The usual charismatic wading birds can be found here: Reddish Egrets, Tricolored Herons, Little Blue Herons, Great Egrets. Many shorebirds can be found along the beach and in the lagoon from fall through spring. Both Piping and Snowy Plovers may be present (again, we urge strong respect for these and all birds). American Oystercatchers and Willets are common and Wood Storks and Roseate Spoonbills can be found feeding in the lagoon. Osprey are frequent visitors, fishing and gathering nest materials along the beach. In summer, Least Terns nest on the beach around the lagoon in roped off areas.
- Park in the shopping mall across the road from Holiday Inn and walk back to the hotel. Walk the foot trail that starts behind the Holiday Inn. This foot trail stays close to the hotels until it gets to the lagoon.
- Warning: The traffic here, as well as across the bridge to get to any of the beaches, can be awful, particularly during vacations and weekends. Build in an extra hour to get across the Fort Myers Beach Bridge (also known as Matanzas Pass Bridge) unless you’re traveling back and forth extremely early or late.
4. SANIBEL ISLAND (Ding Darling, Sanibel Lighthouse/Pier, Blind Pass Beach)
Just offshore of Fort Myers
Best Time of Year to Go: Any
Best Time of Day to Go: Low Tide for Ding Darling
The Wildlife Drive at Ding Darling is the big attraction for photographers here. It will take you through four miles of mangrove tree forests and tidal flats. You’re likely to see Roseate Spoonbills, White Pelicans, Reddish Egrets, Tricolored Herons, Great Egrets, Great Blue Herons, and Yellow-Crowned Night Herons. Many people are content to shoot from their cars.
Early morning is the best time for photography because nearly all of the action is on the left/west side of the drive. Try to time your visit to coincide with a low tide as you are much more likely to see greater numbers of birds then. Go here to find the tide schedule.
The drive typically opens at 7 a.m. but closing time varies from month to month, so check here for exact time:
The admission cost per vehicle is $5.00. The Drive is closed every Friday to all public access. This is to give the wildlife an opportunity to feed along the Drive with no human disturbance.
Note: The Wildlife Drive at J.N. “Ding” Darling National Wildlife Refuge on Sanibel Island will be closed for repaving from May through September 2013.
On the eastern tip of the island lie the lighthouse and the fishing pier, where birds often hang around waiting or handouts from the fishermen. You can stand a couple feet away from a Snowy Egret perching on the railing of the dock, and use a wide angle lens. Flight shots are also good here as Brown Pelicans and other birds are often observed diving for fish. Peregrine Falcons have been spotted here quite a bit, and last time I was there I watched Magnificent Frigatebirds fishing not far off. During migration time in fall and spring, if you come in the very early morning, you might find large numbers of migrating birds resting in the trees.
There are many different beaches all along Sanibel and on Captiva Island as well, any of which would be a good spot to find various seabirds and shorebirds. I like to go to Blind Pass, which is at the northernmost tip of Sanibel Island, just before you cross over to Captiva. I always find a good number of terns and gulls resting there on the beach. It’s a great spot for flight shot practice, as, with the people that are walking up and down looking for shells, the birds are often taking off and then settling back down.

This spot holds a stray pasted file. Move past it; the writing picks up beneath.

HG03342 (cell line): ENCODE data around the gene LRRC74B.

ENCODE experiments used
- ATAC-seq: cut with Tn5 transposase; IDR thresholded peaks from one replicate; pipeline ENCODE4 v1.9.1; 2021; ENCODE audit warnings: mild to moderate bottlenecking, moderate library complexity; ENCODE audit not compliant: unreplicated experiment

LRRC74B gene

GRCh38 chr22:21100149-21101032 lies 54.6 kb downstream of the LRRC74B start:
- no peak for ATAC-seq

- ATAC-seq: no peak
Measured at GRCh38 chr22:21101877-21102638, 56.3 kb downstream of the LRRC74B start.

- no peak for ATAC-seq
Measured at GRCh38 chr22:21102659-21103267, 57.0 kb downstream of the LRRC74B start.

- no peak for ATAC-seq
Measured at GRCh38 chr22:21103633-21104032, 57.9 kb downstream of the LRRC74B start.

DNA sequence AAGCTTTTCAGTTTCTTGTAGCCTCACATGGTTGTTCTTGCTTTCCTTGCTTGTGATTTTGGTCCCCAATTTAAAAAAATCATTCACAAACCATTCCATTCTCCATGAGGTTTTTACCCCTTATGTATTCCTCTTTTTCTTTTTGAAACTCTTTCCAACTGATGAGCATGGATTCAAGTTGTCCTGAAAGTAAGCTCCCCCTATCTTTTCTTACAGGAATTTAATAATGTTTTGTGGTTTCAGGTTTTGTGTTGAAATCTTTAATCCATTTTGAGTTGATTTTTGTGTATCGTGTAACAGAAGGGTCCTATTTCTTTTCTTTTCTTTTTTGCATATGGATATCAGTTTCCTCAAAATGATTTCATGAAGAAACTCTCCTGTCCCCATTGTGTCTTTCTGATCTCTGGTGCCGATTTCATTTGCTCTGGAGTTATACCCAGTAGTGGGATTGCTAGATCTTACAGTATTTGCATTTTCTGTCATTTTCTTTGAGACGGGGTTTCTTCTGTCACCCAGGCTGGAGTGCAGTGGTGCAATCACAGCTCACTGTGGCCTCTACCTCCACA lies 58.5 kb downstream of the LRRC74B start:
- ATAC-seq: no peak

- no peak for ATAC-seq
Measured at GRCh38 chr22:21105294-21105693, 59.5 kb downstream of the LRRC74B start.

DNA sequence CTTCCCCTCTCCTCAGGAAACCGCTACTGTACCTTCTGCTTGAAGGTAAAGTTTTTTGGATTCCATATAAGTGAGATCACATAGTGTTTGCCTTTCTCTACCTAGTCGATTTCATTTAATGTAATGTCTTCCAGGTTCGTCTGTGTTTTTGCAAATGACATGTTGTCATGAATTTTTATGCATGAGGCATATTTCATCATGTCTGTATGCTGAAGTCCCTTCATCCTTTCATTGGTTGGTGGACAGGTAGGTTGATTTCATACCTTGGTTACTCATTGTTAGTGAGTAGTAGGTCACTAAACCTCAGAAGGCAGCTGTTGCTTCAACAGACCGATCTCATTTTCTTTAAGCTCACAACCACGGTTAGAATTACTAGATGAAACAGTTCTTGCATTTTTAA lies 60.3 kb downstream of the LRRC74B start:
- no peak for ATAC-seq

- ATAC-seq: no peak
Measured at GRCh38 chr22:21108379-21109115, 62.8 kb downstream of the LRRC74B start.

- Misc. Tips: On the causeway to Sanibel, there are numerous pulloffs. It’s worth stopping along here and seeing what you find. I’ve found Magnificent Frigatebird soaring not far above, Brown Pelicans and Osprey fishing, and Ruddy Turnstones picking their way along the shore.
- There is a toll of $6.00 to get on the causeway towards the island. Every parking lot has a self pay parking stand, which takes cash and credit cards. The parking lots often get full at Blind Pass and at the Lighthouse, and you may need to wait for a spot to open up.
5. VENICE ROOKERY
Venice, Florida 34293, 4002 S. Tamiami Trail
Best Time of Year to Go: December to May
If Sun, Best Time of Day to Go: Morning
Managed by the Venice Area Audubon Society, the Venice Rookery is the site of a small island rookery in the middle of a small lake. If you don’t feel like walking much to get to your destination, this is the place for you. Just pull up, walk a few yards, and you’re right there. And it’s free! No parking or admission fees. Amenities include a roofed pavilion, benches, and Porta Potties. This is definitely a morning shoot if it’s a sunny day, as the sun will come up directly behind you as you face the rookery.
As their web site justifiably claims, this spot is “internationally known to bird photographers.” Species that nest here include the Great Blue Heron, Anhinga, Great Egret, Black-crowned Night Heron, Common Moorhen, Green Heron, and Snowy Egret. Double-Crested Cormorants, White Ibis and Glossy Ibis roost there; if you get there before sunrise, you’ll see and hear (and feel!) them fly off right over your head. You’re also likely to see Mottled Ducks flying by, and in the trees around you, warblers and woodpeckers.
Breeding and nesting activity goes on from December to May. Egrets and herons will fly in carrying nesting material, which makes for some great flight shots. Great Blue Heron chicks–which can be seen as early as January–can be seen jostling each other for a tasty fish delivered by a parent.
For more info: visit the Venice Rookery website.
See the IF YOU GO section for other areas to consider plus useful travel resources.
Don’t forget to visit The Birds of Florida gallery page for a sampling of images I took at the above locations.